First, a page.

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June 13, 2013

Introducing Throwback Thursday: Books Edition!

Posted by nicole
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Welcome to our inaugural post for Throwback Thursday: Books Edition™! Like most 20Somethings, the staff over here at The Book Report Network loves to revel in nostalgia for a childhood --- even one not long past. So we decided that it would be super fun and easy to write a paragraph or two every Thursday about the books that meant the most to us when we were kids or teenagers --- the books that made us laugh, the ones that made us cry, the ones we couldn’t put down, and even the ones we had to hide from our parents. So throwback with us, and join us for our trips down book-memory lane!

Nicole: GO ASK ALICE
I was a typical angsty teenager. I didn't get along with my parents. My sister, who was in college, understood my personal struggles of dealing with high school life and gave me a copy of GO ASK ALICE when I was a sophomore. Whether the controversial book about depression, drugs and sex is fictitious or not, it is an honest portrayal of what it means to be a 15 year old girl who can't quite fit in. It is one of the first books that I couldn't put down and the story's incomplete ending has left me questioning 10 years later.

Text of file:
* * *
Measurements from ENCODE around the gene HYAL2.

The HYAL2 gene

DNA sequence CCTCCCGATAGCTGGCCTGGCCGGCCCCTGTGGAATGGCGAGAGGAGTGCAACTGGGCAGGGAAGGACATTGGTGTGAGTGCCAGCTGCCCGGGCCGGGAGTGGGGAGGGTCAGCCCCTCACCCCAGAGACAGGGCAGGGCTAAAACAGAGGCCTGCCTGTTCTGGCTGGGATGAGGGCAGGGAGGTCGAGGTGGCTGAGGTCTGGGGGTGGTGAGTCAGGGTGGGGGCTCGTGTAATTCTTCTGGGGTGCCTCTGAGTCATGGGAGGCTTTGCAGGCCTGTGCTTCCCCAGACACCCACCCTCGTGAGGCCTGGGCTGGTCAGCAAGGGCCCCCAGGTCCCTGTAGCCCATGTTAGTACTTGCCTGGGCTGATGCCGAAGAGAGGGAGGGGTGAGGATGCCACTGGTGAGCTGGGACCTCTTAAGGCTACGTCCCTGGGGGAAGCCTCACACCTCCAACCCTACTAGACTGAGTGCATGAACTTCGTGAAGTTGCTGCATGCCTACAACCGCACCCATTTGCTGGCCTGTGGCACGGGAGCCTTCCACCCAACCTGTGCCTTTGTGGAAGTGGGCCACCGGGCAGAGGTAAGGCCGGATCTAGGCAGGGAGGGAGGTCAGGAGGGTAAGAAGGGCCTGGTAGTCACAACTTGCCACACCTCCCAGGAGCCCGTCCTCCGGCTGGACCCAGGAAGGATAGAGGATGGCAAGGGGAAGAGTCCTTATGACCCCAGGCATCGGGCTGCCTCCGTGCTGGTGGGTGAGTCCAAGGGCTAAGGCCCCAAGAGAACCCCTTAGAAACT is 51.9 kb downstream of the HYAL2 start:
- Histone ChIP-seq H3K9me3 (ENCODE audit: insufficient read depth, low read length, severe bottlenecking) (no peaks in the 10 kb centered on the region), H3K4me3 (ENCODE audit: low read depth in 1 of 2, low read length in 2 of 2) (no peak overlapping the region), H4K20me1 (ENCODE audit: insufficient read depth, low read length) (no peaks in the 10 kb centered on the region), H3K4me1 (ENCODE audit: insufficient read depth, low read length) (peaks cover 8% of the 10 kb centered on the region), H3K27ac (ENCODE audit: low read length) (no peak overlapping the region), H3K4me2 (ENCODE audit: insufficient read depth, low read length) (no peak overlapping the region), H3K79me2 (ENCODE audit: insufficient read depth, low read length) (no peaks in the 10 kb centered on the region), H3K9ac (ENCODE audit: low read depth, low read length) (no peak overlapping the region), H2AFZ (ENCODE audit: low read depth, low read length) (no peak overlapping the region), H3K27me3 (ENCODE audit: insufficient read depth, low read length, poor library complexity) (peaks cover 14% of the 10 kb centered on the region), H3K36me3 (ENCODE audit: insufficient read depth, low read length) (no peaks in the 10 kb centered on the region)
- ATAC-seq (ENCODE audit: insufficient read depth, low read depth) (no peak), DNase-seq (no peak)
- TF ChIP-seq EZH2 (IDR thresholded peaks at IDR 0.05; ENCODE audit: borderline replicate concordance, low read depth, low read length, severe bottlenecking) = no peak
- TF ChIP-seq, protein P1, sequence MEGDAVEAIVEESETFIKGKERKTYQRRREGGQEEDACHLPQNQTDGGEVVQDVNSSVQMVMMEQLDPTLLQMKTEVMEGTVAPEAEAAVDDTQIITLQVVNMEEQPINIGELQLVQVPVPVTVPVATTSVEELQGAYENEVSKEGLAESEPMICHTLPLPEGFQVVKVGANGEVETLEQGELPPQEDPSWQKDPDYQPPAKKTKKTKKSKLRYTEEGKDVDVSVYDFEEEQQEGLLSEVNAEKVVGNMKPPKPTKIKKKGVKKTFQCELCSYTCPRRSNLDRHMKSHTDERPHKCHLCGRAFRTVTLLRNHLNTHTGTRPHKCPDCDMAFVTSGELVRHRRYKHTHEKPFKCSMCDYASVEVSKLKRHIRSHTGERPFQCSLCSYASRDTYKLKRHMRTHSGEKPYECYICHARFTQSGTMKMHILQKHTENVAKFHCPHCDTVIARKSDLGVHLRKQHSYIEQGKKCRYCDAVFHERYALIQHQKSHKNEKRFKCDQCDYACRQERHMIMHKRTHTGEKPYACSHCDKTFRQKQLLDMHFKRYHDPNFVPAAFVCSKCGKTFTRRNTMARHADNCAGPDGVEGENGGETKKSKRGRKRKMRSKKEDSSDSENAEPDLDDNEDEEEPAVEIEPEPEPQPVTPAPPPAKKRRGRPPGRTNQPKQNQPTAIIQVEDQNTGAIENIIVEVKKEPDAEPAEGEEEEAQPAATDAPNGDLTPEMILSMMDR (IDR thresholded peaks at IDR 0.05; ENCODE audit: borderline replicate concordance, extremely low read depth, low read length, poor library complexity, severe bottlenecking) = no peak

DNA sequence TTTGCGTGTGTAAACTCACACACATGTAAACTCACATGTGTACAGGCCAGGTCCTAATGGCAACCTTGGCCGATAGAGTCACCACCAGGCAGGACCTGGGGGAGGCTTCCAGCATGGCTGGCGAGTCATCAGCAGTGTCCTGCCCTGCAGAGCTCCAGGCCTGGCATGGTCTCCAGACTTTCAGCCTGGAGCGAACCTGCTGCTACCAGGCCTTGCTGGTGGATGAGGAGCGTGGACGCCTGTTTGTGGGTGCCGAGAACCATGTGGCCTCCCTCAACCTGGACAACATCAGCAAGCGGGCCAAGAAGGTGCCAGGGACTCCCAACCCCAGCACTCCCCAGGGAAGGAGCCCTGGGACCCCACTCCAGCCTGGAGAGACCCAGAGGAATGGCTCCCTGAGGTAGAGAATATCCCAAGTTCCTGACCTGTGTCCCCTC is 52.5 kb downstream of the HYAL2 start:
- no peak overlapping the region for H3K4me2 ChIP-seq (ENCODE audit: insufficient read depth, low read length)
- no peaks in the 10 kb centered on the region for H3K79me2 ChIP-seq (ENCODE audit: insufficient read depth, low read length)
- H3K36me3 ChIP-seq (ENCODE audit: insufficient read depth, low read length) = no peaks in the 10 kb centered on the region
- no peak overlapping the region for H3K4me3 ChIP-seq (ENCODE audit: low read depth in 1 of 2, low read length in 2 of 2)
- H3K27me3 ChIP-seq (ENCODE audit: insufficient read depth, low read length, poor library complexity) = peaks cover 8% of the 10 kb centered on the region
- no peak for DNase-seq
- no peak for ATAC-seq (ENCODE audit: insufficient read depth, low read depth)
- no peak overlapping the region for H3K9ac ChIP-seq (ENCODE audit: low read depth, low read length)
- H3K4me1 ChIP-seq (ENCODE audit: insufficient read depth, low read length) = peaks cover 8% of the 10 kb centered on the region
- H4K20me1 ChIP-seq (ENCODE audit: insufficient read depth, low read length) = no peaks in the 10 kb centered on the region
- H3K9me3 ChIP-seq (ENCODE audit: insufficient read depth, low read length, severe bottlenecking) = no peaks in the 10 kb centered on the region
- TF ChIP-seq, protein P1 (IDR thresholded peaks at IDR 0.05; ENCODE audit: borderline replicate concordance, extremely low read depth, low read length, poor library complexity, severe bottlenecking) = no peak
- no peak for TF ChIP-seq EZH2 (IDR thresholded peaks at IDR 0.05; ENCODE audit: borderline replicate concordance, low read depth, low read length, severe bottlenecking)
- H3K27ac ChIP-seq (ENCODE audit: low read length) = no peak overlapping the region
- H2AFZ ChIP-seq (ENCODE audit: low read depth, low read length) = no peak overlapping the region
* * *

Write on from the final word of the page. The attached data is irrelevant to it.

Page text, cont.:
Emily: ELLA ENCHANTED
I’ve always had a thing for stories that are modern retellings of classic fairy tales. Although it’s spiraled into something much darker in more recent years (I was *this close* to doing my grad school thesis on MY MOTHER SHE KILLED ME, MY FATHER HE ATE ME), it all started innocently enough with ELLA ENCHANTED. I read it for the first time in junior high school, and then read it again --- and again. I’m not even kidding; while all my friends were IMing boys on AOL and joining weird chat rooms, I was glasses deep (I editorialize you not) in Gail Carson Levine’s masterpiece about a young girl blessed (read: cursed) by a fairy at birth with the gift of obedience. Obviously, Ella isn’t cool with this at all, and overcomes a whole bunch of obstacles in order to break the curse --- finding her own strength (and a prince!) along the way. It’s pretty much a baby-feminist take on the Cinderella story, with a super cool and quirky heroine and a love interest I could really write home about (and by write home I mean scribble “EM + CHAR 4EVA” all over my Life Science notebook). Eventually, I decided to share the Ella-love, and had all my friends read it and sign the back of the book --- kind of like and old-school library card --- and then pass it along to somebody else. I recently found that original copy with all my friends’ signatures and notes in my parents’ basement, and was overcome by not only how much the book meant to me, but by how much sharing it meant as well.